– WynandB
    Aug 21 '13 at 7:59
  • 1
    The blog link is 404. Does the article still exist anywhere else?
    – ChrisW
    Feb 17 at 10:01
21

I wrote a tool that might help you. VS Solution Dependency Visualizer analyzes project dependencies within a solution and create a dependency chart from this information, as well as a text report.

4
  • What versions of Visual Studio and what kind of projects does this work with ? VS 2005 / C++ over here and the tool doesn't seem to do anything...
    – ssc
    May 10 '13 at 14:42
  • it definitely works with vs 2008/2010 and .csproj/.vbproj. didn't test with vs2005, but currently .vcproj files are not recognized
    – devio
    May 10 '13 at 17:14
  • This tool shows only the solution file after analyzing it :-(. Not my about 300 projects.
    – thersch
    Aug 2 '17 at 12:44
  • @thersch if you want me to have a look at it, please zip .sln and project files (so that the original directory structure is preserved), upload it on a file share, and contact me via my blog. thx
    – devio
    Aug 3 '17 at 6:08
9

I had a similar issue, but it was further complicated because several projects were referencing different versions of the same assembly.

To get an output that includes version information and checks for possible runtime assembly loading issues, I made this tool:

https://github.com/smpickett/DependencyViewer

(direct link to github release: https://github.com/smpickett/DependencyViewer/releases)

2
  • 1
    Nice tool! Simple and efficient. Thanks for that! +1 from me.
    – Buka
    Dec 28 '16 at 15:39
  • Really great tool! I dreamed for something like that for years. Thank you very much for sharing it!
    – alehro
    Oct 17 '18 at 8:19
8

You can create a dependency graph of your projects in VS 2010 Ultimate. Architecture Explorer lets you browse your solution, select projects and the relationships that you want to visualize, and then create a dependency graph from your selection.

For more info, see the following topics:

How to: Generate Graph Documents from Code: http://msdn.microsoft.com/en-us/library/dd409453%28VS.100%29.aspx#SeeSpecificSource

How to: Find Code Using Architecture Explorer: http://msdn.microsoft.com/en-us/library/dd409431%28VS.100%29.aspx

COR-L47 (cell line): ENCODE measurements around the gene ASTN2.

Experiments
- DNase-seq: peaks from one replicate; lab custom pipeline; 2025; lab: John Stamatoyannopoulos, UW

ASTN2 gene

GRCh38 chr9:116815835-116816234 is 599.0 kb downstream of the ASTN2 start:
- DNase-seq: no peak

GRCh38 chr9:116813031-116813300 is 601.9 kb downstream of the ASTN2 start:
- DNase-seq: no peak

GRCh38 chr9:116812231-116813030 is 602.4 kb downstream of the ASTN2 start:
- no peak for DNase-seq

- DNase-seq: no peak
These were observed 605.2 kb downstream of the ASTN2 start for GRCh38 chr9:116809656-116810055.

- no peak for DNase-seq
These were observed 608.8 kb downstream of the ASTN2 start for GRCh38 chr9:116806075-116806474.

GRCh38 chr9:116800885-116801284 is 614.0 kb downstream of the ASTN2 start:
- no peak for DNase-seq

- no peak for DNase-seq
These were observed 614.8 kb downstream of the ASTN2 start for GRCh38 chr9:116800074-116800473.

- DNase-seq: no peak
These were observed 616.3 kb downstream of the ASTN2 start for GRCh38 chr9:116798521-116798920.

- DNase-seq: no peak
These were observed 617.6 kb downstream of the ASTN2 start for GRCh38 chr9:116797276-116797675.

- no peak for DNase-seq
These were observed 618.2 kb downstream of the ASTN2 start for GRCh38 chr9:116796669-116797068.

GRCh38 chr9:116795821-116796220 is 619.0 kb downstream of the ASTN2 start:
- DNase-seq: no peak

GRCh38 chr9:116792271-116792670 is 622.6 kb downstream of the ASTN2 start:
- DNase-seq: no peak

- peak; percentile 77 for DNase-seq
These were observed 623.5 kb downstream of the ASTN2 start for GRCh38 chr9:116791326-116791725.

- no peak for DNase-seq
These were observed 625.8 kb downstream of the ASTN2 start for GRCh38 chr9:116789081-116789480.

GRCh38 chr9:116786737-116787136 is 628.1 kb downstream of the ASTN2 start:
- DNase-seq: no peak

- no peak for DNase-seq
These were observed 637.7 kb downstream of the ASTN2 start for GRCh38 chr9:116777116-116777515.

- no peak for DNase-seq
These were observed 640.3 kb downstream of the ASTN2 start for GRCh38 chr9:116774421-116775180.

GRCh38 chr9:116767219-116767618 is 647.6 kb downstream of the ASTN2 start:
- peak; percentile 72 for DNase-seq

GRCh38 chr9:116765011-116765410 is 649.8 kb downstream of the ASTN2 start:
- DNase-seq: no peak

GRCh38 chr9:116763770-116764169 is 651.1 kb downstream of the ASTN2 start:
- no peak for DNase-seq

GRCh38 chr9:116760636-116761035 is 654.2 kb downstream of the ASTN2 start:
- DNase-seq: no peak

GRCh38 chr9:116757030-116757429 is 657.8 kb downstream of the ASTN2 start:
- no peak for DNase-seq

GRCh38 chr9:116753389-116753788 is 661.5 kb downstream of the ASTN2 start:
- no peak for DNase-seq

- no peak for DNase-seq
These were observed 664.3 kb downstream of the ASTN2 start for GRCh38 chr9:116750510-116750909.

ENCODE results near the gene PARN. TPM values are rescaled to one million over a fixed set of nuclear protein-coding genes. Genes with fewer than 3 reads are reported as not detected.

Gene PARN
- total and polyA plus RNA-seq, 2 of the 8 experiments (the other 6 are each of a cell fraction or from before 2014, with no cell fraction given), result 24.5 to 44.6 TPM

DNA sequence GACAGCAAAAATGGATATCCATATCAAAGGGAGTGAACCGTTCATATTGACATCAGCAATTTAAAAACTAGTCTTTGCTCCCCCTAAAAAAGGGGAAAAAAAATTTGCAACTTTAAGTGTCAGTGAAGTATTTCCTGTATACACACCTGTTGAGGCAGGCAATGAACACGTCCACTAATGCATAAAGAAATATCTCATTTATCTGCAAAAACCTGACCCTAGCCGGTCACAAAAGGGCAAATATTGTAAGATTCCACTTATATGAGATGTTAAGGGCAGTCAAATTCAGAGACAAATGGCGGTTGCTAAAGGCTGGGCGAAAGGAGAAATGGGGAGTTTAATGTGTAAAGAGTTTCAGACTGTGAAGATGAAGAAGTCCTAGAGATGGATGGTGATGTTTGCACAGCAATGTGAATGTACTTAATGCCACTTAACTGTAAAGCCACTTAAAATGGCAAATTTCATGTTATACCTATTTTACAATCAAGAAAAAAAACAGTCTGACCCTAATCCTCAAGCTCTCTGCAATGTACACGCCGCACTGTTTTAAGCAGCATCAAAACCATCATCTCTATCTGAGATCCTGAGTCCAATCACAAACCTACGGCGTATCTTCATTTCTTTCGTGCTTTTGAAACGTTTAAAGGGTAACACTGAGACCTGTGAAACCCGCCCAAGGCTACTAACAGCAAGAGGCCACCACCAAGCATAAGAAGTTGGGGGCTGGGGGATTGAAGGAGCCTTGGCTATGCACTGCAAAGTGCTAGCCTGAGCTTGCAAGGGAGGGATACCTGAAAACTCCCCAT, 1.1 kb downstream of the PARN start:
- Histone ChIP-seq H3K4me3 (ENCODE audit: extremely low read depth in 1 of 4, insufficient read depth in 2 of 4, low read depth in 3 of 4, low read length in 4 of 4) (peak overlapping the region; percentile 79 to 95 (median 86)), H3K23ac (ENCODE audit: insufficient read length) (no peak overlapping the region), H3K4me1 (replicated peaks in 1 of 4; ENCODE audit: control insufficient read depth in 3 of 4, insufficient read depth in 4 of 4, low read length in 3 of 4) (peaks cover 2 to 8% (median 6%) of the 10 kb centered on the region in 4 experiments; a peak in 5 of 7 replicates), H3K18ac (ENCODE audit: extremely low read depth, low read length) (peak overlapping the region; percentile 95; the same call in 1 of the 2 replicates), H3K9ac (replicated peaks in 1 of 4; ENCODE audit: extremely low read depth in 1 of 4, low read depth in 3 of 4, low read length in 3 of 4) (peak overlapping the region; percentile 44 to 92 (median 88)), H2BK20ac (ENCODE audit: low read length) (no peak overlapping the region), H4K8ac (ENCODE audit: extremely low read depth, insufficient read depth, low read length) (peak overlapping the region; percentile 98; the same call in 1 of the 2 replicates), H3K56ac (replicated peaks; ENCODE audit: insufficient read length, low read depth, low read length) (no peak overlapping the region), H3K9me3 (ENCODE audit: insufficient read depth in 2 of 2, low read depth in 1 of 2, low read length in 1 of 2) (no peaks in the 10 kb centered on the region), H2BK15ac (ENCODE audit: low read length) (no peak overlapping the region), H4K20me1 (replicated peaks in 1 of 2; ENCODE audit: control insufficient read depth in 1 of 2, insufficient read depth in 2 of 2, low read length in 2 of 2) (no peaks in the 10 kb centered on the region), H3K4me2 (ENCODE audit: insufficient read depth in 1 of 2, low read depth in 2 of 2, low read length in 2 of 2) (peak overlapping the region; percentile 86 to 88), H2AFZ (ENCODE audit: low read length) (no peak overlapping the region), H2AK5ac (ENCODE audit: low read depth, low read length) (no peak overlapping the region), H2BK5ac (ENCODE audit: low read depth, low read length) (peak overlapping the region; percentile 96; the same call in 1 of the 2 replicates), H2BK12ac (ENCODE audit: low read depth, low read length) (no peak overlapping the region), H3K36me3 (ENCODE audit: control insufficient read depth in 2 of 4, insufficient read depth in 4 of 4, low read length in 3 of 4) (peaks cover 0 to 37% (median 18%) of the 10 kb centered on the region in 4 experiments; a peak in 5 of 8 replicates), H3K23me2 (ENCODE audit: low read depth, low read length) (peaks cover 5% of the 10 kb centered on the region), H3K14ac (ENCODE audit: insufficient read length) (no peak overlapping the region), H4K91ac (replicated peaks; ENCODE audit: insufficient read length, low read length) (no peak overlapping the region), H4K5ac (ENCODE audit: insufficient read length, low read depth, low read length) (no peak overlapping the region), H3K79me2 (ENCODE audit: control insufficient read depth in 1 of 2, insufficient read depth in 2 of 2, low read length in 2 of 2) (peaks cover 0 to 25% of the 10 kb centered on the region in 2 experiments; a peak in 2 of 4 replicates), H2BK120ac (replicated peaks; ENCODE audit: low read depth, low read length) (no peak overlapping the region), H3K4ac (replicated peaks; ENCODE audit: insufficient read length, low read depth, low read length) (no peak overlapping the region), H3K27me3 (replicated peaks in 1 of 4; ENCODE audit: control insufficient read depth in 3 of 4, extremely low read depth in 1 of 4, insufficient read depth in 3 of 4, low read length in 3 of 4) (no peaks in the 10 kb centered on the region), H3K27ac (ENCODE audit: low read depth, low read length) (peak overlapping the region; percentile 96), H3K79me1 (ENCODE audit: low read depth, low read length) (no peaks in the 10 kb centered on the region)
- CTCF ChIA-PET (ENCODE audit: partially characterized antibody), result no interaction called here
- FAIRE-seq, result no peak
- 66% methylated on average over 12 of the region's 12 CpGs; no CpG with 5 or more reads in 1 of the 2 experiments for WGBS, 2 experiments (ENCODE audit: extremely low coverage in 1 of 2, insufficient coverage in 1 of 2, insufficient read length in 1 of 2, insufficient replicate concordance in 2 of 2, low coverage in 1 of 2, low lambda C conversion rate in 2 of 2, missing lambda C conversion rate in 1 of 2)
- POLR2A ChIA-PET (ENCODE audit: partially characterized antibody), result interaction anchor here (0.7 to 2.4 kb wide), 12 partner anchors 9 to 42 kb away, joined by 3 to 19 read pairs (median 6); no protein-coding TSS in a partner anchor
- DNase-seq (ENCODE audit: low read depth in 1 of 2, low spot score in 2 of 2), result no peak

RC download: http://www.microsoft.com/downloads/details.aspx?displaylang=en&FamilyID=457bab91-5eb2-4b36-b0f4-d6f34683c62a.

Visual Studio 2010 Architectural Discovery & Modeling Tools forum: http://social.msdn.microsoft.com/Forums/en-US/vsarch/threads

2
  • VS 2012 Professional too ? Or only VS 2012 Ultimate?
    – Kiquenet
    Mar 7 '13 at 8:27
  • @Kiquenet You can create dependency graphs in VS 2012 Ultimate. You can open and make limited changes in Premium and Pro. Mar 18 '13 at 20:06
7

Made the powershell scripts .etc. posted here into a dotnet tool.

Try DependenSee

to install

  • Make sure you have dotnet 5 runtime installed

  • run dotnet tool install dependensee --global

  • once installed, run dependensee "path/to/root/of/csproj/files" "path/to/output.html"

  • By default it doesn't include nuget packages, but can be enabled with -P switch

  • to see all options, run dependensee with no args.

HTML output looks like this

DependenSee Graph

2
  • Nice tool, simple to use and works in an instant. Only problem is that for solutions with "wilder" project dependencies, the graph can become quite confusing, and in some places the arrows are so close to each other that they are indistinguishable
    – TostMaster
    Mar 8 at 7:35
  • 1
    This is by far the simplest and best actual solution if you just want to see project dependencies, which was my case. Good job!
    – LoRdPMN
    Mar 9 at 13:48
5

To complete the eriawan answer on graphs generated by NDepend see screenshoots below. You can download and use the free trial edition of NDepend for a while.

More on NDepend Dependency Graph enter image description here

More on NDepend Dependency Matrix: enter image description here

Disclaimer: I am part of the tool team

1
  • NDepend is for .NET, its clone CppDepend is for C++ and works with .vcxproj files Jun 12 '17 at 13:22
5

The Powershell solution is the best. I adapted it into a bash script that works on my machine (TM):

#!/bin/bash

for i in `find . -type f -iname "*.csproj"`; do
    # get only filename
    project=`basename $i`

    # remove csproj extension
    project=${project%.csproj}

    references=`cat $i | grep '<ProjectReference' | cut -d "\"" -f 2`
    for ref in $references; do
        # keep only filename (assume Windows paths)
        ref=${ref##*\\}

        # remove csproj extension
        ref=${ref%.csproj}

        echo "[ $project ] -> [ $ref ]"
    done

done
4

You can create a nice graph of the references in your projects. I've described the way I did it on my blog http://www.mellekoning.nl/index.php/2010/03/11/project-references-in-ddd/

1
4

VS 2019 has renamed dependency graph module to Code Map

here is official documentation : https://docs.microsoft.com/en-us/visualstudio/modeling/map-dependencies-across-your-solutions?view=vs-2019

1
  • 4
    "To create and edit code maps, you need Visual Studio Enterprise edition. In Visual Studio Community and Professional editions, you can open diagrams that were generated in Enterprise edition, but you cannot edit them."
    – MatthewT
    Jul 25 '20 at 1:17
3

If you simply want a dependency graph I've found this is one of the cleanest ways to get one:

Dependency Analyser

1

This extended version of the PS Script from Danny Tuppeny shows both Project and External references:

Function Get-ProjectReferences($rootPath)
{
  $projectFiles = Get-ChildItem $rootPath -Filter *.csproj -Recurse
  $ns = @{ defaultNamespace = "http://schemas.microsoft.com/developer/msbuild/2003" }

  $projectFiles | ForEach-Object {